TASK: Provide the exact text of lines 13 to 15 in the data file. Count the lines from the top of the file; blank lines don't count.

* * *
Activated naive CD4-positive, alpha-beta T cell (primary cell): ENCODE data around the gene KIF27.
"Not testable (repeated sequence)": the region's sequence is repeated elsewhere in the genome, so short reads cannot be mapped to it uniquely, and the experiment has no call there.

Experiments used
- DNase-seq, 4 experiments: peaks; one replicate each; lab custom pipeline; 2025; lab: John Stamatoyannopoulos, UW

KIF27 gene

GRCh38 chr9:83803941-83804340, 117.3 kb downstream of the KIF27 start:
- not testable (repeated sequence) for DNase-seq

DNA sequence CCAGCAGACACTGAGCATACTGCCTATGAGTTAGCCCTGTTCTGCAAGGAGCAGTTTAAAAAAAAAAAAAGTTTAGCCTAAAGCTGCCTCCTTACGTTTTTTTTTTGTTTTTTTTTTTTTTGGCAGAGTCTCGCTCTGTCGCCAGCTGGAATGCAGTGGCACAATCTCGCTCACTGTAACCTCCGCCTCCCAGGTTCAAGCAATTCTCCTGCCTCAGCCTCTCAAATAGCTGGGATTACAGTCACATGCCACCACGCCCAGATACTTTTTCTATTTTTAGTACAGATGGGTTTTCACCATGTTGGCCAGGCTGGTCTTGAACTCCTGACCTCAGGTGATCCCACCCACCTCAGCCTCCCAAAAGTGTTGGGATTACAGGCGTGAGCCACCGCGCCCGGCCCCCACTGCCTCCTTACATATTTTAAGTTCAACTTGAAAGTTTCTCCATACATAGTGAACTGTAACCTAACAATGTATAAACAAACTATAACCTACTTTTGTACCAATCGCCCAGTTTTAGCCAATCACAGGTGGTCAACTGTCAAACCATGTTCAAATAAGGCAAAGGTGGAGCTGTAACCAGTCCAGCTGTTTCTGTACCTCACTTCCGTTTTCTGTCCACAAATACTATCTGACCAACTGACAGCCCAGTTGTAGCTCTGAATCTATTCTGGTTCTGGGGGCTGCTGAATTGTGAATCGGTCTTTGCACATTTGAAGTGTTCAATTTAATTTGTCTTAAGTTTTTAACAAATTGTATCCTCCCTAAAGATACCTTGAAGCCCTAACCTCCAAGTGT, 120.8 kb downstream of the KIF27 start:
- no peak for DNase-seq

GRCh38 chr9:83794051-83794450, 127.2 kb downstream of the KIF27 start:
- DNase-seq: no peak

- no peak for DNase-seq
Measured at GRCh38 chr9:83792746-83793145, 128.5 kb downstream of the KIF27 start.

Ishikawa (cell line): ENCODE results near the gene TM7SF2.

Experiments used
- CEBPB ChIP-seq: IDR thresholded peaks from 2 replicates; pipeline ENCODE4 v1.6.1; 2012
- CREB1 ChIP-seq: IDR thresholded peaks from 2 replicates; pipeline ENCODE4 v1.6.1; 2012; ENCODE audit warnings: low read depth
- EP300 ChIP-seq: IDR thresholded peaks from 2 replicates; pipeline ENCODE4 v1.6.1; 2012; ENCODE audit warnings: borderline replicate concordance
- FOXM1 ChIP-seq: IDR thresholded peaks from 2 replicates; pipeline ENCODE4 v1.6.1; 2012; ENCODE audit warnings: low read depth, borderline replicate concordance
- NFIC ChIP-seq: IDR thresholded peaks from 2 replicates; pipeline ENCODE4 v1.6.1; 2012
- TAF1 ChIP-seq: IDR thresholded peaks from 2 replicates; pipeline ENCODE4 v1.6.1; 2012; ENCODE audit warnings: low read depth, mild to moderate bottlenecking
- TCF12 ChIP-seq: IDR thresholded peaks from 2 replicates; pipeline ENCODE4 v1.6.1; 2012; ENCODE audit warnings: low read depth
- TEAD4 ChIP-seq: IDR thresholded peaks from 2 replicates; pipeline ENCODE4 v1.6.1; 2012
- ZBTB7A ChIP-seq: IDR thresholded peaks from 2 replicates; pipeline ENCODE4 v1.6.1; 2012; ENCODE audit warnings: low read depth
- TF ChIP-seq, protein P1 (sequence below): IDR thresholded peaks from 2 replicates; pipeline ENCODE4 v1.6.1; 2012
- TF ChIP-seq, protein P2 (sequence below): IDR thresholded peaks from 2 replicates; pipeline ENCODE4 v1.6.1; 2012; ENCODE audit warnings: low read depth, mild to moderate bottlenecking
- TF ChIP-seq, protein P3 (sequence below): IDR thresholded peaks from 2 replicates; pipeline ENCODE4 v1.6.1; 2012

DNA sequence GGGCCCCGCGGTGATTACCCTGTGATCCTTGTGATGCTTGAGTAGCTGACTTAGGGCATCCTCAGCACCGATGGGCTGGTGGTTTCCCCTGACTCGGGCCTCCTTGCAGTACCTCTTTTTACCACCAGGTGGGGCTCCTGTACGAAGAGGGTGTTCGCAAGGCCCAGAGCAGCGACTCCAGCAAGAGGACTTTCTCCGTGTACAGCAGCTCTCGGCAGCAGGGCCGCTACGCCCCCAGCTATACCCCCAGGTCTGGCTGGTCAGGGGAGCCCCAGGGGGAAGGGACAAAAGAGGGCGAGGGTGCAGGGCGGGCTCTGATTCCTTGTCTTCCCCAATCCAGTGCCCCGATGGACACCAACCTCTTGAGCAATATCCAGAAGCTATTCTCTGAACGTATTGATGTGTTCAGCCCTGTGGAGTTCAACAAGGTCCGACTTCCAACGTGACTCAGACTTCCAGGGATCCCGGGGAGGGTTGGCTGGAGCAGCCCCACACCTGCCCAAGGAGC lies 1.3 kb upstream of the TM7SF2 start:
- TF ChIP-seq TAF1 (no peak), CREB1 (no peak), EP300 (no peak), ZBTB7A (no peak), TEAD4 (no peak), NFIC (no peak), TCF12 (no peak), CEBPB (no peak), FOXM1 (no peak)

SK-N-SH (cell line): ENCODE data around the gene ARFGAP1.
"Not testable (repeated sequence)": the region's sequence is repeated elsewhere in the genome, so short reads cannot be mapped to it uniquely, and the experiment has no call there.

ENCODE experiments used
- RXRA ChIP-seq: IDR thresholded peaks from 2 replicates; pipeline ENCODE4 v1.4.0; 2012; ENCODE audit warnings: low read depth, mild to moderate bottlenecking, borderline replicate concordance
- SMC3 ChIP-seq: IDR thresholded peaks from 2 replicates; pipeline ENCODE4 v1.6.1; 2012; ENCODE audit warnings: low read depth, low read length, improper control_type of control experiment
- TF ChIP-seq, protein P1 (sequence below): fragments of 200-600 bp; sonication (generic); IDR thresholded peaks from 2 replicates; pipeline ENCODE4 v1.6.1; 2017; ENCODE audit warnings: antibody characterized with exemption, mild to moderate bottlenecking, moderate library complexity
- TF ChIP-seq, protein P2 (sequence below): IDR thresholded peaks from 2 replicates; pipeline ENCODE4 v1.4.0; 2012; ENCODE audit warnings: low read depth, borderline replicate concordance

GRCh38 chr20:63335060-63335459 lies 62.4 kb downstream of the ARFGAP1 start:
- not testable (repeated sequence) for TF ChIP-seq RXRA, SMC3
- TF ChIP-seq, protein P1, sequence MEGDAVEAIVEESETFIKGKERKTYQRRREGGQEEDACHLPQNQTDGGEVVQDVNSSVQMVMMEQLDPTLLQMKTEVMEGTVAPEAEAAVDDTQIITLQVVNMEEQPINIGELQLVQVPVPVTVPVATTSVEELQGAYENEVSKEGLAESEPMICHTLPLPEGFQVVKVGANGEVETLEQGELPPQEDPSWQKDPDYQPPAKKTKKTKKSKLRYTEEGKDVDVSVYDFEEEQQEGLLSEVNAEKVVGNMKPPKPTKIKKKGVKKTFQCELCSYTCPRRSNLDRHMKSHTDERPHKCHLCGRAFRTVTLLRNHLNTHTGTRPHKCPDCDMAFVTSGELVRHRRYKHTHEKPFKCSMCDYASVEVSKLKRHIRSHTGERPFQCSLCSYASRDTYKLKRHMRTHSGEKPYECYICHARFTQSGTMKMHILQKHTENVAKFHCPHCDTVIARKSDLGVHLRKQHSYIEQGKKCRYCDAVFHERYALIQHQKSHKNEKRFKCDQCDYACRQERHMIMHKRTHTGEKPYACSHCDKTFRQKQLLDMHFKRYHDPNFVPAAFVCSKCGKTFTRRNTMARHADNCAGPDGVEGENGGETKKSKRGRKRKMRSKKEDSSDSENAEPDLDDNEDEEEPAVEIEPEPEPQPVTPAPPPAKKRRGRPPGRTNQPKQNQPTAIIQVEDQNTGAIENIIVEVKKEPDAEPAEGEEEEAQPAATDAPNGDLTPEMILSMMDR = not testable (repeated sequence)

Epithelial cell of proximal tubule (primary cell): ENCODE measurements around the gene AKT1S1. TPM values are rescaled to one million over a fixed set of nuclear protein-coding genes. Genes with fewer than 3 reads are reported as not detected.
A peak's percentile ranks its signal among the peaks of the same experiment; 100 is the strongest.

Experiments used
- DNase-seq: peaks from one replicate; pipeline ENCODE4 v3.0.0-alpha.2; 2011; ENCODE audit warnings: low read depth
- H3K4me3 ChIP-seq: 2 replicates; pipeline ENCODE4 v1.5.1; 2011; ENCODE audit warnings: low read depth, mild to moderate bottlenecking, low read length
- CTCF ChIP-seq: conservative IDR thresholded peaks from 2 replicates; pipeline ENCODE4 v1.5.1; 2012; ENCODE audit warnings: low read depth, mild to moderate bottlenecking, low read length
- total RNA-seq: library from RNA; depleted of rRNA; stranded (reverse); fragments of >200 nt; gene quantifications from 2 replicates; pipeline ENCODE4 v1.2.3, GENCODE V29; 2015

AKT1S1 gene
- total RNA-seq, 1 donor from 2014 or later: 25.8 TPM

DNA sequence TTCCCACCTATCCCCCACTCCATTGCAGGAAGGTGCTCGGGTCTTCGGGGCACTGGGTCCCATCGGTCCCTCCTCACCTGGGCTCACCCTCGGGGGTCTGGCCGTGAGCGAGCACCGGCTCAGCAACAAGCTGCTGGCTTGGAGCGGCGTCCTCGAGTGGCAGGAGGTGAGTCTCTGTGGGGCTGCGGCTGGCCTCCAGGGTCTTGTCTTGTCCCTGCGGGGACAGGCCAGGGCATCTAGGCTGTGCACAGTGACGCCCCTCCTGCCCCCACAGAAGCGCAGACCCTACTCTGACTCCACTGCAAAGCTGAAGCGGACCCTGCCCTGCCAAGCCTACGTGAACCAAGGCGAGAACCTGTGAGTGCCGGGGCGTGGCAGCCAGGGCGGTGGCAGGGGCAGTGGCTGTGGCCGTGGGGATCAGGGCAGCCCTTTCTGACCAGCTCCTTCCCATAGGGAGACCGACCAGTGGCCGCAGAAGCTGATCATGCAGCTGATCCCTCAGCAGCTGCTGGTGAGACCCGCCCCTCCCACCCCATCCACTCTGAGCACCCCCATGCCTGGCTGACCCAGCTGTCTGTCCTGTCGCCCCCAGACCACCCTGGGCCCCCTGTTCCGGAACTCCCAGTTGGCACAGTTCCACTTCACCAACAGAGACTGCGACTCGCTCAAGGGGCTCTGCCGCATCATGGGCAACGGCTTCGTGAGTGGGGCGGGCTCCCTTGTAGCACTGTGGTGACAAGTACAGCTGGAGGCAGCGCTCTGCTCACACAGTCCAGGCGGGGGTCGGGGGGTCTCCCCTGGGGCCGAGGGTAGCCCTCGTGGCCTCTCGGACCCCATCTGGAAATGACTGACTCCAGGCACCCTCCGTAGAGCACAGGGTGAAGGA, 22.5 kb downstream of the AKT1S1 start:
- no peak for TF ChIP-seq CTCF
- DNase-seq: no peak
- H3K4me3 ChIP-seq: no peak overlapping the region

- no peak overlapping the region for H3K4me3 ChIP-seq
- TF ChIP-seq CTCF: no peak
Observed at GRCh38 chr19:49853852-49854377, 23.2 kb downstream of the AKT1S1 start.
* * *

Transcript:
Measured at GRCh38 chr9:83792746-83793145, 128.5 kb downstream of the KIF27 start.

Ishikawa (cell line): ENCODE results near the gene TM7SF2.

Experiments used